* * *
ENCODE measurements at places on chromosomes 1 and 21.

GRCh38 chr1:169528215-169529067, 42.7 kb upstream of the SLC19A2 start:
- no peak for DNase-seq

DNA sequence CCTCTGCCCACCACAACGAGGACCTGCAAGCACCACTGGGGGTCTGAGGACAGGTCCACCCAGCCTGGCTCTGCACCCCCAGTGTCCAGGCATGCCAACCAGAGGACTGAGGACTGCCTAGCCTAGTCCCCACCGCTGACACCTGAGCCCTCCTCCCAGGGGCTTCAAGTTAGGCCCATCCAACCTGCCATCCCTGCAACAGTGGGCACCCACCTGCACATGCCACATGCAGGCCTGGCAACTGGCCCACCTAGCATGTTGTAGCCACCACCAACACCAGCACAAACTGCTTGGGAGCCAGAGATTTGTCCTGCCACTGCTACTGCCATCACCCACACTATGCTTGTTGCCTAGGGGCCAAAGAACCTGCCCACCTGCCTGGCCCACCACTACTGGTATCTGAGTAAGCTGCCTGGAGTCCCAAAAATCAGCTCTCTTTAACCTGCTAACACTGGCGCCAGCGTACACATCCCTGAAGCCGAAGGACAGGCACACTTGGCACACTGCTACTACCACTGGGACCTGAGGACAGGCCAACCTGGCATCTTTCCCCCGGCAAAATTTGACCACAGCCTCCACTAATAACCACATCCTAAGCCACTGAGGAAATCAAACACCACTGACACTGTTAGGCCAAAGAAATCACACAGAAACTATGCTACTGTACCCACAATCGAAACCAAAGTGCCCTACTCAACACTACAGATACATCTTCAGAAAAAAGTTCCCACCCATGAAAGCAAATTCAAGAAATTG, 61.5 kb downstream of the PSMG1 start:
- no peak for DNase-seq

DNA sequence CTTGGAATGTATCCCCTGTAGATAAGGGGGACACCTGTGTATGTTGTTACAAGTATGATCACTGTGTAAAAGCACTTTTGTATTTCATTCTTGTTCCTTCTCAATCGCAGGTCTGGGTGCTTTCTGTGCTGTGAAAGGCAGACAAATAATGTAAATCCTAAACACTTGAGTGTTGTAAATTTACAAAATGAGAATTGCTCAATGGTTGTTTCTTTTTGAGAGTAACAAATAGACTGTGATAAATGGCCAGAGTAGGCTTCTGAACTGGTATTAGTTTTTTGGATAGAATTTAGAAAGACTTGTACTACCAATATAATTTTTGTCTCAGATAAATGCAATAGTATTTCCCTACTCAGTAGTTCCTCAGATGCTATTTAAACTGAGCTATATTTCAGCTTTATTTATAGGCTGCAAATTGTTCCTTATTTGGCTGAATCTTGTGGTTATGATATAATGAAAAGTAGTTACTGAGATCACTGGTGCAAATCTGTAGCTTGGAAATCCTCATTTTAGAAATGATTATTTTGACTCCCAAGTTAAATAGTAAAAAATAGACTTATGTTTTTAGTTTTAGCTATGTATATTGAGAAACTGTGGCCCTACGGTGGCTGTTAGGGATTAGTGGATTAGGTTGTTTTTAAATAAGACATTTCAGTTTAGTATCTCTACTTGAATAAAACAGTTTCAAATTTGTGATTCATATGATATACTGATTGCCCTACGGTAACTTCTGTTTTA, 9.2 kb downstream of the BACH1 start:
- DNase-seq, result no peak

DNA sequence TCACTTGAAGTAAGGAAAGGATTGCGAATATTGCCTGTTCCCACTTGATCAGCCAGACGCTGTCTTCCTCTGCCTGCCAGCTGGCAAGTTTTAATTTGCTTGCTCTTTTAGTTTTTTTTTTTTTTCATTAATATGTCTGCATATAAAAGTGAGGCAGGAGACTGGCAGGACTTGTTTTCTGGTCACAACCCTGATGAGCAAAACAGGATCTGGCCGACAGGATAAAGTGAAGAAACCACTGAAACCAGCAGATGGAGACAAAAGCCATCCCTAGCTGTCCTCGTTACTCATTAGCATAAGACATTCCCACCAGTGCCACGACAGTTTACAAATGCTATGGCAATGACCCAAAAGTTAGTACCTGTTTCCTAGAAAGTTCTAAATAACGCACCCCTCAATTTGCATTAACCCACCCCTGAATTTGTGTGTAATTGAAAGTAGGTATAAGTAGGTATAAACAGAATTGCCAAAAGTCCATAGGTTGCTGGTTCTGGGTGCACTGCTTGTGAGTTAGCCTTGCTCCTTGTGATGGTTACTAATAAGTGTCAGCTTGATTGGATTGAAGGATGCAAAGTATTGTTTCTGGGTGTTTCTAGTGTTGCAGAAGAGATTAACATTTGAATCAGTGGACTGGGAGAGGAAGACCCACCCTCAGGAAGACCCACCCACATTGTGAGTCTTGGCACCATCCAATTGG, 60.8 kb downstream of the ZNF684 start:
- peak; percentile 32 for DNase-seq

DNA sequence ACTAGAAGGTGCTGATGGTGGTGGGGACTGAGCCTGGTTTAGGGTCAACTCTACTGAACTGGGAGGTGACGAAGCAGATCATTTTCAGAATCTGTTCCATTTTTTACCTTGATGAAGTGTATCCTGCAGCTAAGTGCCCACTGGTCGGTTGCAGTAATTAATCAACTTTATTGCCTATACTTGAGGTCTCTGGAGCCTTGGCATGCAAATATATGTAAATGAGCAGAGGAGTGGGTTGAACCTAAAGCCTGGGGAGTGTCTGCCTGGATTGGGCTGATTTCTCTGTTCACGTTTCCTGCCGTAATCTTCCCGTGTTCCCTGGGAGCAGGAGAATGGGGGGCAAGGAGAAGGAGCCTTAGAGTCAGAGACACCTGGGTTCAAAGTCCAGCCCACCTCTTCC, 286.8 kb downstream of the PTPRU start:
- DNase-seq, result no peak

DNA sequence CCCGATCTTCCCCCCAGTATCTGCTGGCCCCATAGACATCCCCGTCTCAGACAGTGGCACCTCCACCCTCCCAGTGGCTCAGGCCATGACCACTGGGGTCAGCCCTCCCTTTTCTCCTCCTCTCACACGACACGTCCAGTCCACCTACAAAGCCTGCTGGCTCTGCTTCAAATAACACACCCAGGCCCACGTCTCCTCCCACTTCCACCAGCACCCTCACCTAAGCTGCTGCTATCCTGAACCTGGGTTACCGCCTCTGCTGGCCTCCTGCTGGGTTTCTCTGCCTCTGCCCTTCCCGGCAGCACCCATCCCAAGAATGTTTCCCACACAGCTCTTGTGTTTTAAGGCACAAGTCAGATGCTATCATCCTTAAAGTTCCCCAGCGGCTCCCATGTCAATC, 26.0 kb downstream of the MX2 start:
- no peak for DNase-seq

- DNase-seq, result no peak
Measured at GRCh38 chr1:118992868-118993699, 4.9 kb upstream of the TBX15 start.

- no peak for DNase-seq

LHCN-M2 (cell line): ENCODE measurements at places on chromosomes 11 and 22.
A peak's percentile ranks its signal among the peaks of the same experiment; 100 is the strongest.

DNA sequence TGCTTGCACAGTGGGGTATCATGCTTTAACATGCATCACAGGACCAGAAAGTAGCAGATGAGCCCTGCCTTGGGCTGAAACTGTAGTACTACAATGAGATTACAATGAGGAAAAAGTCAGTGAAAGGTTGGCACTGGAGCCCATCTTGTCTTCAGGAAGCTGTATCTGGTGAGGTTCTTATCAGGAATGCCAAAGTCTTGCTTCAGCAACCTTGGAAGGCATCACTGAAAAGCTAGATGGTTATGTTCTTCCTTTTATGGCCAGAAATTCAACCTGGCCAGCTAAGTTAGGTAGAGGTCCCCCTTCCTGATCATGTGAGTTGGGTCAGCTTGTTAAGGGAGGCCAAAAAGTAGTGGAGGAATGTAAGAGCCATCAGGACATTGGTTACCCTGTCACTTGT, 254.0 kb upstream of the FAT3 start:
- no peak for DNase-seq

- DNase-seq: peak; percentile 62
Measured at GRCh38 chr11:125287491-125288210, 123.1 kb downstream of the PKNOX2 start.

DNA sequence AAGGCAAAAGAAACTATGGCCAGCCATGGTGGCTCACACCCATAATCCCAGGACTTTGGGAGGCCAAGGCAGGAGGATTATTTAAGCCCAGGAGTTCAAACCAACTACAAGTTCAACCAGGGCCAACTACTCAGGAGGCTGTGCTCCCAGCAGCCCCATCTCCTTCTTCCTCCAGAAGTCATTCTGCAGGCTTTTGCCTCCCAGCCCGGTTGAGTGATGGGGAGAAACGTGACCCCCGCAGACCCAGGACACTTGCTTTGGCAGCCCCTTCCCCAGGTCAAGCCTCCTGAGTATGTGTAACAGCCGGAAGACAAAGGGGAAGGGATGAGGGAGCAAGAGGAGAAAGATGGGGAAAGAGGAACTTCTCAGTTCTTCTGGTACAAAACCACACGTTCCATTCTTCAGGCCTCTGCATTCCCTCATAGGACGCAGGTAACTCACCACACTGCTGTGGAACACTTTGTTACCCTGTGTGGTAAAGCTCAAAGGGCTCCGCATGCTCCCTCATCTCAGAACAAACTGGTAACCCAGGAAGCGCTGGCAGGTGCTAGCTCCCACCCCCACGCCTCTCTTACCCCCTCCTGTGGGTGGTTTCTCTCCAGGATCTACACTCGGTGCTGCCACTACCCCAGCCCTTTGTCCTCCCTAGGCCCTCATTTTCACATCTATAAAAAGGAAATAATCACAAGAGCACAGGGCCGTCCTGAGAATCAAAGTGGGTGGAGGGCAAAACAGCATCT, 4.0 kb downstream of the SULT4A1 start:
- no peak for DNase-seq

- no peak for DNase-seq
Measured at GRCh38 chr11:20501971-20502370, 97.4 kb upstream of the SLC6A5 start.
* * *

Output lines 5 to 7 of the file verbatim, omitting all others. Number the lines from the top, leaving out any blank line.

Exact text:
- no peak for DNase-seq

DNA sequence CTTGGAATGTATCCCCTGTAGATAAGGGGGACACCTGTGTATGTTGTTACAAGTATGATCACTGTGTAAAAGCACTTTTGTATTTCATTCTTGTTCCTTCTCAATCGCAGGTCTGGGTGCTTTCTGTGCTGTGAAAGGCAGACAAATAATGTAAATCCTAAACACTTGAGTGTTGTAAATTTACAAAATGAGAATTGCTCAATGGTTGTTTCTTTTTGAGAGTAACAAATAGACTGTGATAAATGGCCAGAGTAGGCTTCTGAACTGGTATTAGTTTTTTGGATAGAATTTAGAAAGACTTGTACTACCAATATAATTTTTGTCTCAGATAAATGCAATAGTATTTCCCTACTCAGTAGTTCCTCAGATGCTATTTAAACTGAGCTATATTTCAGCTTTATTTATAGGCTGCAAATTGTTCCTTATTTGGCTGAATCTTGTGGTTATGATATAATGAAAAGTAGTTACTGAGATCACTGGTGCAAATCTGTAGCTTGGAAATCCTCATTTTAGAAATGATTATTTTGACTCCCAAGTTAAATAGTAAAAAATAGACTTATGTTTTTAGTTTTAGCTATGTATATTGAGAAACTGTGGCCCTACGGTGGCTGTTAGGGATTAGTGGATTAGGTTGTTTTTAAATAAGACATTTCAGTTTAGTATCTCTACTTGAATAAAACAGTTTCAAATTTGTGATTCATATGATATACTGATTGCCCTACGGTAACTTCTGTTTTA, 9.2 kb downstream of the BACH1 start:
- DNase-seq, result no peak